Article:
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Wednesday, October 31, 2018  (Comments: 1)

Tanker operator Euronav has warned of the pollution risk from open-loop scrubbers. In a press statement announcing the companys third quarter results, the company said that the wastewater produced from open loop scrubbers contains a toxic cocktail of sulphuric acid constituents, polycyclic aromatic hydrocarbons and heavy metals which are pumped into the open ocean, essentially transferring pollution from air to sea.

The shipowner said that the discharge of sulphur could reduce the sea’s natural buffering capacity and is likely to increase ocean acidity over time. It warned that open loop scrubbers could also increase CO2 emissions since cheaper fuel would provide an incentive for owners to use the technology.

Euronav, a founding member of the Tankers International pool which operates one of the world’s largest modern fleet of VLCCs, said use of these scrubbers could also result in operational risks with additional capex and opex costs due to the risk of corrosion.

Calling for further investigations into the impact of scrubber wastewater on the marine environment, the company said: “Promoters of this technology argue that the open oceans dilute wastewater, rendering it harmless. But the solution to pollution is not dilution. Like plastic contamination over the years, we don’t know what the cumulative effect of this wastewater will be or how it will interact with existing seaborne pollutants, particularly in congested sea-lanes like the English Channel, Malacca Straits or Baltic Sea.”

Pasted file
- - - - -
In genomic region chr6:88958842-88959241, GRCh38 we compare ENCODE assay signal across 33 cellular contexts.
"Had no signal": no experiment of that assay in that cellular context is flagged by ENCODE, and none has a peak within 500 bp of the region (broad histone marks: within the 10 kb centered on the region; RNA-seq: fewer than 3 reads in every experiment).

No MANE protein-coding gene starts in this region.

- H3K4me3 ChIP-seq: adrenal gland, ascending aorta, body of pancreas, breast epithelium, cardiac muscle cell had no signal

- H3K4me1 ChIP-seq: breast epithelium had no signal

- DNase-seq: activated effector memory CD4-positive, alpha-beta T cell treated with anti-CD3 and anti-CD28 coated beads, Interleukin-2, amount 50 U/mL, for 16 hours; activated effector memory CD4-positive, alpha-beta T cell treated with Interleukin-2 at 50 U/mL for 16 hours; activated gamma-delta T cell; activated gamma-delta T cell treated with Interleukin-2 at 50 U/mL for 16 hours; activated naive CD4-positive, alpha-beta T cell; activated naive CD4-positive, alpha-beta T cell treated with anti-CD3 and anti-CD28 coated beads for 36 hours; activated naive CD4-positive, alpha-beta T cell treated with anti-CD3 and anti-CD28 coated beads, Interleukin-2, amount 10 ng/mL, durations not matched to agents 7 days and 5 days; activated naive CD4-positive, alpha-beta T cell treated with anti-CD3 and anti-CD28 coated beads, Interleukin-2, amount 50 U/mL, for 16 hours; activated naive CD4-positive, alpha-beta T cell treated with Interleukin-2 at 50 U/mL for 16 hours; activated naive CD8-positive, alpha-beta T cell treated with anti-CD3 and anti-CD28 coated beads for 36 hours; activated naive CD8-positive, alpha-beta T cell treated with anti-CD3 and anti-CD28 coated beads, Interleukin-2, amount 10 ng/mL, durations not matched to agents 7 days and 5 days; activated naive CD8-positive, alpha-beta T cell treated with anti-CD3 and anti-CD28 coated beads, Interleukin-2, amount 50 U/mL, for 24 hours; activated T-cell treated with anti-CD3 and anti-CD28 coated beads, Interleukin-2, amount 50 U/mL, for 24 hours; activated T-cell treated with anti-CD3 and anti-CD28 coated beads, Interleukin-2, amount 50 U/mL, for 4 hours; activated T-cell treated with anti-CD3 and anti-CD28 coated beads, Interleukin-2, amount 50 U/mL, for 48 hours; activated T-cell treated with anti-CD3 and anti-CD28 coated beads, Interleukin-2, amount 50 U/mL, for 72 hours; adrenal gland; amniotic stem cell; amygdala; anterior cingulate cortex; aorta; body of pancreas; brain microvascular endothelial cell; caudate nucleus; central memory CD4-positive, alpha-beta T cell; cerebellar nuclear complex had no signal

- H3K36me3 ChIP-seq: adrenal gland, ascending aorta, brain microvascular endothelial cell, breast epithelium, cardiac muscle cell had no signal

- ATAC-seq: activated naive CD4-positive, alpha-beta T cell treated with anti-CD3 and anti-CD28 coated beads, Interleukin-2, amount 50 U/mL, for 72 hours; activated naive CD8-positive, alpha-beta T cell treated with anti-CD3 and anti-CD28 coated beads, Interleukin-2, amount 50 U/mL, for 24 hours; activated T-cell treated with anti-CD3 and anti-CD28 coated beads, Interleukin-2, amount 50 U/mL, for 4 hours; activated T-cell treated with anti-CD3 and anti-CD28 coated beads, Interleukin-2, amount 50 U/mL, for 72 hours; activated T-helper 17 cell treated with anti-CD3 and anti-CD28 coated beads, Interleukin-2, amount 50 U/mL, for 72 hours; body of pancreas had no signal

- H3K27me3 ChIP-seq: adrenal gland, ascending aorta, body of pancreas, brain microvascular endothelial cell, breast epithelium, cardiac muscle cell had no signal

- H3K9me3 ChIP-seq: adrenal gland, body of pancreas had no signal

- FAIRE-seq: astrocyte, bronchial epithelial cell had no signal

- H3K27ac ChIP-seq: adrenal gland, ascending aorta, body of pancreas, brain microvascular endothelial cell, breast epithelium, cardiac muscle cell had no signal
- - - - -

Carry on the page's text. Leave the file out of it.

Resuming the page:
Euronav’s concerns follow a report in the British newspaper The Guardian in which Ned Molloy, an independent shipping analyst, questioned the legality of open-loop scrubbers, particularly in the waters of the European Union.

Molloy told The Guardian: “This is sulphurous waste going into the sea. It would be illegal to just dump this anywhere on land anywhere in the EU, except in specialist facilities. There is growing concern, particularly in EU countries, about whether open-loop scrubbers should be allowed.”

Reader Comments (1)

I totally support this viewpoint. We see from our daily practice and experience what the levels of toxicity and contamination are just by the amount of excessive corrosion caused on the piping work.

By Boud Van Rompay on Monday, November 5, 2018

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